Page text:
Eleanor discovered that if she couldn’t be pretty, she would have to be useful. Her mother was susceptible to migraines, and Eleanor would try to help her by rubbing her temples for extended periods of time. She felt needed and wanted when she was of service to others who couldn’t help themselves.
However, tragedy struck when her mother died from Diphtheria, a very nasty sore throat and nasal infection. Eleanor, however, was not fazed by her mother’s passing. She always felt that she could never meet her mother’s expectations and the relationship between them had been strained. It wasn’t until her father passed away that Eleanor truly felt alone. She was disappointed: not just herself, but with those around her.
5. “You gain strength, courage, and confidence by every experience in which you really stop to look fear in the face.”
After her parents died, she and her brothers were left to their religious maternal grandmother, who felt the need to ensure her grandchildren were raised properly and with discipline. Eleanor felt at a loss. She later recalled in her autobiography that she was “always afraid of something: of the dark, of displeasing people, of failure. Anything I accomplished had to be done across a barrier of fear.”
An introvert at her best, she found comfort in the books she read and the knowledge that was found inside. In a world that felt out of her control, she felt most at peace reading a book or busying herself as a volunteer in charitable work.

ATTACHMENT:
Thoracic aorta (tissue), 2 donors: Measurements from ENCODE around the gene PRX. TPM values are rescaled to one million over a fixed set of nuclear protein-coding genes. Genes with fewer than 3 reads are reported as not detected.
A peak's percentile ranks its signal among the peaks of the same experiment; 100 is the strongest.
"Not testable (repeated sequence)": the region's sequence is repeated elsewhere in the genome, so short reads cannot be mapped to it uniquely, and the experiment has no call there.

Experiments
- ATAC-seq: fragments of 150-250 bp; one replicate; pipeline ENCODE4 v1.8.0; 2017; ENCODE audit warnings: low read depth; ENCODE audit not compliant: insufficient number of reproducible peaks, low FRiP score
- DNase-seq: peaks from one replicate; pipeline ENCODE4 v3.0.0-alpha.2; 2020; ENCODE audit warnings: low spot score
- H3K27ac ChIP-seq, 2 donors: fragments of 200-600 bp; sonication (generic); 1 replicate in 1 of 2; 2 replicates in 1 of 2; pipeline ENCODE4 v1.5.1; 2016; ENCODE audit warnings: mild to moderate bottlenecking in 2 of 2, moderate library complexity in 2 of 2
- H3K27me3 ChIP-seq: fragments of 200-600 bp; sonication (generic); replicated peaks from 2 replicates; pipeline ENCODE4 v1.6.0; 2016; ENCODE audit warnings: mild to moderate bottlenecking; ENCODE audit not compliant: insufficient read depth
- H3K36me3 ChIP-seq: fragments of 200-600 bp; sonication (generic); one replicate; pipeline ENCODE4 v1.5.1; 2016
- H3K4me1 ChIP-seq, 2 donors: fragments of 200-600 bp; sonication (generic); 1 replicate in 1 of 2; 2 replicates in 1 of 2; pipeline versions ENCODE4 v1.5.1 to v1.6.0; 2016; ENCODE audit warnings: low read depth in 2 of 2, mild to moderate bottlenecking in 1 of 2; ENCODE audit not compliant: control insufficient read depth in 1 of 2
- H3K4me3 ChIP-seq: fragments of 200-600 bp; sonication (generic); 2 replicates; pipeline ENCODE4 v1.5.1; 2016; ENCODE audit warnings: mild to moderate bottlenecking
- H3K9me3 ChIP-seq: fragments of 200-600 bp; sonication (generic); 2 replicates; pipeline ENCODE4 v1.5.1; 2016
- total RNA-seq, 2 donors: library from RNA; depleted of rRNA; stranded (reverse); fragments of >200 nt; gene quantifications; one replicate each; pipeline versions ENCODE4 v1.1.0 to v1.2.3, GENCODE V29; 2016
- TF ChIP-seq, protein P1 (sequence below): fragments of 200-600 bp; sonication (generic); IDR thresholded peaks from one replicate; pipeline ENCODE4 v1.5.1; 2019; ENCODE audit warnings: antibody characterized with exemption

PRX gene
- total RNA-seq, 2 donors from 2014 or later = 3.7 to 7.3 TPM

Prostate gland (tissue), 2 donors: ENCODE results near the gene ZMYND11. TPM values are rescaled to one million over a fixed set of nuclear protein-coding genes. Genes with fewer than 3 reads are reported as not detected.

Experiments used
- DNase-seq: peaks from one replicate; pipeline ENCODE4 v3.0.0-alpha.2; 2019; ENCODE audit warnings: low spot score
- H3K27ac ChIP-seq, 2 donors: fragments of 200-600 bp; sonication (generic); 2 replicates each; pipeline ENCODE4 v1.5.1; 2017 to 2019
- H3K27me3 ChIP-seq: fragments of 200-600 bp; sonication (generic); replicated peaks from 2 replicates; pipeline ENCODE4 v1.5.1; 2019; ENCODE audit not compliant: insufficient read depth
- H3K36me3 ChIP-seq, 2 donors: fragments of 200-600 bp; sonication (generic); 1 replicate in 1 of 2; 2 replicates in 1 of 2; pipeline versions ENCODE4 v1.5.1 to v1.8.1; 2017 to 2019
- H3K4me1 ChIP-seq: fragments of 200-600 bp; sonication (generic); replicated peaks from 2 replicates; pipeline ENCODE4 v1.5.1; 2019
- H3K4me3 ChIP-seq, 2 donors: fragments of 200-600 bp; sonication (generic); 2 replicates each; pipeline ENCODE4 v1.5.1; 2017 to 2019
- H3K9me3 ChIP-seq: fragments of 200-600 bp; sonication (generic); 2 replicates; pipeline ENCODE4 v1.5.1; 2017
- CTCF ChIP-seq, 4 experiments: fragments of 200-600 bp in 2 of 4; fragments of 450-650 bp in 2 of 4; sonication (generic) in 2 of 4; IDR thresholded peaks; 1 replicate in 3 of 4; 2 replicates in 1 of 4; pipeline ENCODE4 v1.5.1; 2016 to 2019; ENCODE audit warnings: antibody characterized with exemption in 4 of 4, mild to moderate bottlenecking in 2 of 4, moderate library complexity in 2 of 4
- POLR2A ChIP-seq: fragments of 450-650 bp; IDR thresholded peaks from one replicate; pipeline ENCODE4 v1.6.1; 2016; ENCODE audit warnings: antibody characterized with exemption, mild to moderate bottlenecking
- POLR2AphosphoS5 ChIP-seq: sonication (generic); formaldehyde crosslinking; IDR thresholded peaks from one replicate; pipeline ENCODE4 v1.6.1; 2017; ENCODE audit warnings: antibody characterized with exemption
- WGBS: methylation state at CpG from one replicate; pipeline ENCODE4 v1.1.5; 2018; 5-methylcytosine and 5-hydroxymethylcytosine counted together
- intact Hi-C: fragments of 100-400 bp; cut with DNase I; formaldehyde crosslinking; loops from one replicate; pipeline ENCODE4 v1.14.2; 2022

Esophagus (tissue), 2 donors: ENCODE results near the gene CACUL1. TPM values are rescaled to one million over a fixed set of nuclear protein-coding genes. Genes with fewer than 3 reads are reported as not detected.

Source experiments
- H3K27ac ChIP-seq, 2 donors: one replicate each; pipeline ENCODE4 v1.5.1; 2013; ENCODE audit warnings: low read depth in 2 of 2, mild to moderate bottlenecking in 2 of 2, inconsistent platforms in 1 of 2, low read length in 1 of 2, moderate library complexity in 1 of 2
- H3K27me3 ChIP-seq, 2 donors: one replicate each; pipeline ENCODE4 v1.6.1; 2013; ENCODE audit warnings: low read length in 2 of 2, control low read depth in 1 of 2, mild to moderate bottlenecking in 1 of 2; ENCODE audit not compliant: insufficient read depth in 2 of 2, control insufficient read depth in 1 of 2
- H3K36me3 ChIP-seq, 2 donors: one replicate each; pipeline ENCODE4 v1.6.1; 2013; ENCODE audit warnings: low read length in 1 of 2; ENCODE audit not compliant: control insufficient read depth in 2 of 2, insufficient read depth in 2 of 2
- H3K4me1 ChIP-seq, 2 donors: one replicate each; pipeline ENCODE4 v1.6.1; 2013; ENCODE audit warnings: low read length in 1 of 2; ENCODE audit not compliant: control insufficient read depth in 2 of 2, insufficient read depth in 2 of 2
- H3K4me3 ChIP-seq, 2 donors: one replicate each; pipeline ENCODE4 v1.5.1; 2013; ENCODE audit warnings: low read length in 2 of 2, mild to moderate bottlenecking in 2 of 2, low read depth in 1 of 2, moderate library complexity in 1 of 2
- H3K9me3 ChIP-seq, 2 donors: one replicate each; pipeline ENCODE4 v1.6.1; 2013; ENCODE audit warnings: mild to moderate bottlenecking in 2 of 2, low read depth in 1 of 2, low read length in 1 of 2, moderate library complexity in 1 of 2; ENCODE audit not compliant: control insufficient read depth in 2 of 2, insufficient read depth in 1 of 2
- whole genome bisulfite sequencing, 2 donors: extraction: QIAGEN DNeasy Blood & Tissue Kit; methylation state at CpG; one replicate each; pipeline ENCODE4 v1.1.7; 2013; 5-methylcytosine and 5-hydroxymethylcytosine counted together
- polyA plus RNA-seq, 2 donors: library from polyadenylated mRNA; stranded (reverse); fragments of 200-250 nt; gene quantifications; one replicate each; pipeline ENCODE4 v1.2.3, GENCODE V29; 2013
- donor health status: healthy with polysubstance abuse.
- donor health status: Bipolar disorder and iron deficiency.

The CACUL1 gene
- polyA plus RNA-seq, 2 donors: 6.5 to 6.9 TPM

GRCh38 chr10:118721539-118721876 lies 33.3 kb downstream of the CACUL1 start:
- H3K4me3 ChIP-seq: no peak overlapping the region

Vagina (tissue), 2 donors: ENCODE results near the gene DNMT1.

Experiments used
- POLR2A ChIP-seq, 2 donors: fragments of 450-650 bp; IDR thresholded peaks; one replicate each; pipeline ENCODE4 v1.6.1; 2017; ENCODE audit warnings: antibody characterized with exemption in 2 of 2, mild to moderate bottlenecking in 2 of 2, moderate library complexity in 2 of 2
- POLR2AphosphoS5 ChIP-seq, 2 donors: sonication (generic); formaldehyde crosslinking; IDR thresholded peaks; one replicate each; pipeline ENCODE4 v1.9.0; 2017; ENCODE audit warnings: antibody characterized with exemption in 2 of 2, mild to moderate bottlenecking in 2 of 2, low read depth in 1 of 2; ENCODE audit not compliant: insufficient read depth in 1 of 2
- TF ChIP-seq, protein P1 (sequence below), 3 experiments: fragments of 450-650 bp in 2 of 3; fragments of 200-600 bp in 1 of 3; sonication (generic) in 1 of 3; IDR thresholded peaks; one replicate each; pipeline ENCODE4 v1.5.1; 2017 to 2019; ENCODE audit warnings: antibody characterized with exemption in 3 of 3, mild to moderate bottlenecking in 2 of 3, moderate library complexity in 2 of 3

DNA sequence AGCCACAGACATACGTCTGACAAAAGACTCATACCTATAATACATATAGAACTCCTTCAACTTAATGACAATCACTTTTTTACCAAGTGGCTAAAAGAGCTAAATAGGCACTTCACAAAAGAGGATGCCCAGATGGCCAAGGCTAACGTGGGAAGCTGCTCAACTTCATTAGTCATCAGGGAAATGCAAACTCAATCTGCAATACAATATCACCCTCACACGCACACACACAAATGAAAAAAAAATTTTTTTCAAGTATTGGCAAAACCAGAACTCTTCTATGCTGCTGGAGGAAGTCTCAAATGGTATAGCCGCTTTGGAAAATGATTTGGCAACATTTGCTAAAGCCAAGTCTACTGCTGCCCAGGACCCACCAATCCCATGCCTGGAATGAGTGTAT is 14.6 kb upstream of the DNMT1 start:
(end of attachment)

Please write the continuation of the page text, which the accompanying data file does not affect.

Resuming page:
6. “Never mistake knowledge for wisdom. One helps you make a living; the other helps you make a life.”
Many of you are probably thinking Eleanor’s life was very depressing. How a girl so small could endure so much? Forged by fire, ladies and gentlemen. This was only a match strike. Eleanor’s world — thankfully — changed for the better.
At age fifteen, her grandmother believed Eleanor should be well educated like her mother and sent her to study at a private institution in England called Allenwood. It was run by Mademoiselle Souvestre (pictured above). She was headmaster, teacher, mentor, and instructor, one which Eleanor was greatly fond of. The feeling was mutual. Mlle. Souvestre saw great potential in the young Roosevelt girl. It was in Allenwood that Eleanor’s true potential began to blossom.
7. “People grow through experience if they meet life honestly and courageously.”
The foundation of Eleanor’s childhood was constructed with anxiety, self-doubt, and fear. However, in Allenwood, Eleanor found comradery, knowledge, and confidence. Her looks no longer dictated her sociability, it was instead characterized by her personality, her intelligence, and bottomless loyalty.
Her classmates surrounded her with friendship and acceptance, often asking her for her opinions, thoughts, and counsel on matters; both academic and personal. She thrived in an environment that stimulated her mind and independence. For the first time, Eleanor felt at peace with who she was and what she wanted to accomplish. But like the seasons, life progresses, and change is inevitable.
8. “Tomorrow is a mystery. Today is a gift. That is why it is called the present.”